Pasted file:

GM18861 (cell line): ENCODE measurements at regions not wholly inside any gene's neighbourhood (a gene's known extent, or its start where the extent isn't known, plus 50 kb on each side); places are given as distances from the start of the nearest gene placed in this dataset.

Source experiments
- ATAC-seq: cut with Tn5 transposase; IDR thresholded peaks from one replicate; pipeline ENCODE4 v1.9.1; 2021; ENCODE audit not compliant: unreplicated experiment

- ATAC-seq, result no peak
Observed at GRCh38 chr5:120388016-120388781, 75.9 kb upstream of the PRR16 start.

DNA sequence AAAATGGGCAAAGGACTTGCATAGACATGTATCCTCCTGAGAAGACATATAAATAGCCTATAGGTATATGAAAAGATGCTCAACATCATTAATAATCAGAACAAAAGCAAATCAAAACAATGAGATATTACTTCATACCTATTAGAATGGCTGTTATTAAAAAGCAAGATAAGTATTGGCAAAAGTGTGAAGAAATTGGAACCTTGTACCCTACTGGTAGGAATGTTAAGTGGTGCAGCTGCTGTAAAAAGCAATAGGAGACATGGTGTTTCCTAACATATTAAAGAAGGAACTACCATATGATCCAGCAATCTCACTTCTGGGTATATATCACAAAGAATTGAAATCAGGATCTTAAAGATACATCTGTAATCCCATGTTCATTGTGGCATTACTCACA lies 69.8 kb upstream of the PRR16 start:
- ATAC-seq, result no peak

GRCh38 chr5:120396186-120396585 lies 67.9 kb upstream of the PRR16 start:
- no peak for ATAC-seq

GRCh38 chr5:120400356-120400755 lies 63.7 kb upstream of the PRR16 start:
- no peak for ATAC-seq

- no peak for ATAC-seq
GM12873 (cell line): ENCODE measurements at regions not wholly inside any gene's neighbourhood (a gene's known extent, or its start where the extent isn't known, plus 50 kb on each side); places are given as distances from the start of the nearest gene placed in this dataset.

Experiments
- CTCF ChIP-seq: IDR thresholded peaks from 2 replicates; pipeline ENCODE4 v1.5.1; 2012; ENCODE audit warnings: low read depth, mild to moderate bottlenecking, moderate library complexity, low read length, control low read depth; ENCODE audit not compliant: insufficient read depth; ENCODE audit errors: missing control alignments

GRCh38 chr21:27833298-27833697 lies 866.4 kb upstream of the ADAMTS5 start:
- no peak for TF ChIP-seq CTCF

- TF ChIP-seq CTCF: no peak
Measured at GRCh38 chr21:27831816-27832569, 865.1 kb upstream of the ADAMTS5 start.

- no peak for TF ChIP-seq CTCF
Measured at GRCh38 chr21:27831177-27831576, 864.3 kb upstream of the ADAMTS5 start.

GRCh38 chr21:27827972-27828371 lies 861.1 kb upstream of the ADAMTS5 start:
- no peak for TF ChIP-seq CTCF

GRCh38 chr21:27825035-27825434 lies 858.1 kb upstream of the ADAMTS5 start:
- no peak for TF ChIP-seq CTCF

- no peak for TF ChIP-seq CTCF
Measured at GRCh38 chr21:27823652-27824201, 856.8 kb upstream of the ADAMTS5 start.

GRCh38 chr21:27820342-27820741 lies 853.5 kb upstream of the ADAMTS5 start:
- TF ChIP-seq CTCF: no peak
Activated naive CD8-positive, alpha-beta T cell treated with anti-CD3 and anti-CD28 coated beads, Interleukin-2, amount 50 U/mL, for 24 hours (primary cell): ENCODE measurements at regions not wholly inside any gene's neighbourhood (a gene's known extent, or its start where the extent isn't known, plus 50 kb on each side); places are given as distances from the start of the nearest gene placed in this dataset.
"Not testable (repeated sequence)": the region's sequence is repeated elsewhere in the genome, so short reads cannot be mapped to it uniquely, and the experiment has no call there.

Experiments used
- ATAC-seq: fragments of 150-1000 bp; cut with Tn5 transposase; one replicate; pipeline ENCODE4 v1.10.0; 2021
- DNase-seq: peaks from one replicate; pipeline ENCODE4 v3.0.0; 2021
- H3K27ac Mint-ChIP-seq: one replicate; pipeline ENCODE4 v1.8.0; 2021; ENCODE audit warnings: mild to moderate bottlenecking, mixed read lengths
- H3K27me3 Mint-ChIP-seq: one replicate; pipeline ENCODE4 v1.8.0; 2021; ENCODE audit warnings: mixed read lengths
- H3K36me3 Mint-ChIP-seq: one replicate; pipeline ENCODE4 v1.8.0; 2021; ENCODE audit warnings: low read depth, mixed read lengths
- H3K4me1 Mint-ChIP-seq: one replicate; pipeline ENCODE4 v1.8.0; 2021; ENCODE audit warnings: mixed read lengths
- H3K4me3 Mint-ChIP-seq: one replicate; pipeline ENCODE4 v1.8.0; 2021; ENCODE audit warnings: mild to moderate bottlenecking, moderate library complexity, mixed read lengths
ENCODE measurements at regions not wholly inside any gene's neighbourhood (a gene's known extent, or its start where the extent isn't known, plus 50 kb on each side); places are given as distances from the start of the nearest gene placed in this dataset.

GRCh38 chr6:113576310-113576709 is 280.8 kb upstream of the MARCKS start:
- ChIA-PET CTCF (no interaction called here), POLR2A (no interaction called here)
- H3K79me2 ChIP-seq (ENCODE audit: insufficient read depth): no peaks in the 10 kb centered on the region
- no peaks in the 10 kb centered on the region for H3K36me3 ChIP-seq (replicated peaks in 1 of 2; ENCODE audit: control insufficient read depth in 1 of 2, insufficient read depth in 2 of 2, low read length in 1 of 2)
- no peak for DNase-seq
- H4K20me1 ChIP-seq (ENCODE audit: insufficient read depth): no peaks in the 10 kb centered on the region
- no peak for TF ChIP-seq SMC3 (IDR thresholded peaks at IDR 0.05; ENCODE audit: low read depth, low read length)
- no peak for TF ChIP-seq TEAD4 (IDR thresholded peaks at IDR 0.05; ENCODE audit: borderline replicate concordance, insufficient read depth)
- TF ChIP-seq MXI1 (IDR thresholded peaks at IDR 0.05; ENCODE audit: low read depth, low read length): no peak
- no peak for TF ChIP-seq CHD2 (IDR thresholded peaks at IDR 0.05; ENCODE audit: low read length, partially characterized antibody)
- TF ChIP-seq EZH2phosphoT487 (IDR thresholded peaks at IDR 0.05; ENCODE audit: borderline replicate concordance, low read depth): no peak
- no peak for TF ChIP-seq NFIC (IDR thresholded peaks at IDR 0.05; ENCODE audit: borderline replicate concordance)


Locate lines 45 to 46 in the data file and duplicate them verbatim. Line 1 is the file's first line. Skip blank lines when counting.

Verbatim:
- no peak for DNase-seq
- H4K20me1 ChIP-seq (ENCODE audit: insufficient read depth): no peaks in the 10 kb centered on the region